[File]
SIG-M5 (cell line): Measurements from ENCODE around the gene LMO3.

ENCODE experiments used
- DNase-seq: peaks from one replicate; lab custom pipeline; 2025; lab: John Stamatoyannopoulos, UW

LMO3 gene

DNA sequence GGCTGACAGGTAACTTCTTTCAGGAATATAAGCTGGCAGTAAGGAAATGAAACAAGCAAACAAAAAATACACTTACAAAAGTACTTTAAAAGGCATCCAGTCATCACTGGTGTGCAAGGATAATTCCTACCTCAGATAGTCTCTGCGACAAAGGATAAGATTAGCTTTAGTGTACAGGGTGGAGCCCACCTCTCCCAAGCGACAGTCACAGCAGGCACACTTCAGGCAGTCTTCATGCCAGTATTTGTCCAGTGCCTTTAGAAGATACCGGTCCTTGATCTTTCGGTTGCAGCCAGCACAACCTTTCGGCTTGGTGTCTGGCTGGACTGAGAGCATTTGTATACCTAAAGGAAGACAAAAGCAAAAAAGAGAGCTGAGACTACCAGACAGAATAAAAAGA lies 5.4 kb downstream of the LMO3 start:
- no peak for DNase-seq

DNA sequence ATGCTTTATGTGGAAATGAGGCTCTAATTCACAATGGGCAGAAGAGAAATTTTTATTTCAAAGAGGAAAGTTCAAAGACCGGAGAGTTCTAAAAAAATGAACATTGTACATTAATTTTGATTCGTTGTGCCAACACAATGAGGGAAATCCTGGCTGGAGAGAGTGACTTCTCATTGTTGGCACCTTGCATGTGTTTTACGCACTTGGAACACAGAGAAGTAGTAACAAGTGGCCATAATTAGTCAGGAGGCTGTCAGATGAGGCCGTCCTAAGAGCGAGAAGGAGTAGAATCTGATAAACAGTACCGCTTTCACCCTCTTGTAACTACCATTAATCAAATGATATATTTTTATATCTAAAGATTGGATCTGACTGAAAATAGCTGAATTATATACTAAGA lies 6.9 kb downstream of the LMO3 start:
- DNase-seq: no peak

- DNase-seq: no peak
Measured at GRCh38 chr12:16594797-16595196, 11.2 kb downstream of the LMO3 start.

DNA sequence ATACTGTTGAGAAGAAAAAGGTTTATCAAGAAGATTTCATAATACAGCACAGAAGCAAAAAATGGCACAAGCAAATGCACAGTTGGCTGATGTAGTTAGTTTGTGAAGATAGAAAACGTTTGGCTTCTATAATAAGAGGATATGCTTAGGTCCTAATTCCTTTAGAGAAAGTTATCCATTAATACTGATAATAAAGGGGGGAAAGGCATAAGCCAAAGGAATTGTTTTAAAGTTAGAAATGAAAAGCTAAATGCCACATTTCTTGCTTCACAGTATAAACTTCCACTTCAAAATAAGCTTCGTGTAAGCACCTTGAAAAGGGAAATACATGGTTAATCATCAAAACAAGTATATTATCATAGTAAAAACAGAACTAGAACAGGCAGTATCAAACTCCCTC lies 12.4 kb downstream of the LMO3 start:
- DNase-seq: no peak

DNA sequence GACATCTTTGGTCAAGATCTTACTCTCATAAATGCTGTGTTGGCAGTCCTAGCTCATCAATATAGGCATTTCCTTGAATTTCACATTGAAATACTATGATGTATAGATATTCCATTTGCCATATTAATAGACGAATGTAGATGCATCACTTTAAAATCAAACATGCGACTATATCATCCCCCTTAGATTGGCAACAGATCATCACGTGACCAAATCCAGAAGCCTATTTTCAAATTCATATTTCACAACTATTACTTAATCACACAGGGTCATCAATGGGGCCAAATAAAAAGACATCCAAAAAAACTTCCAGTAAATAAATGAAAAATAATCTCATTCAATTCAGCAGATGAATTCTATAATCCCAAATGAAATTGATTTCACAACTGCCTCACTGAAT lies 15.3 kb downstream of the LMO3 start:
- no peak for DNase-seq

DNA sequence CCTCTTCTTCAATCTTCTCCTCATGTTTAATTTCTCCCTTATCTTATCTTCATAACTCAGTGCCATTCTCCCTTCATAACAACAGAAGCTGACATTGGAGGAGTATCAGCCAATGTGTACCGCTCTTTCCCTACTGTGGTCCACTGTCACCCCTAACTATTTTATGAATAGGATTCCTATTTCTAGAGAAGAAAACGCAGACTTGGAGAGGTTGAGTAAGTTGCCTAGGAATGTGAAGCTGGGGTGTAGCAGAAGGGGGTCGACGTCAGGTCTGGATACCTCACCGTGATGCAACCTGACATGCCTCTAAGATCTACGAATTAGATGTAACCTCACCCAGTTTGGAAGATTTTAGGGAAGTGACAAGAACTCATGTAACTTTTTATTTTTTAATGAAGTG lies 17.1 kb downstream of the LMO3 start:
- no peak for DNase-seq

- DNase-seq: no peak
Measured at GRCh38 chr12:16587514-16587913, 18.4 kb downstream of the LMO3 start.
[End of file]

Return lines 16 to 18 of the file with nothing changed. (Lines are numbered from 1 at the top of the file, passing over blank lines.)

- no peak for DNase-seq

- DNase-seq: no peak
Measured at GRCh38 chr12:16587514-16587913, 18.4 kb downstream of the LMO3 start.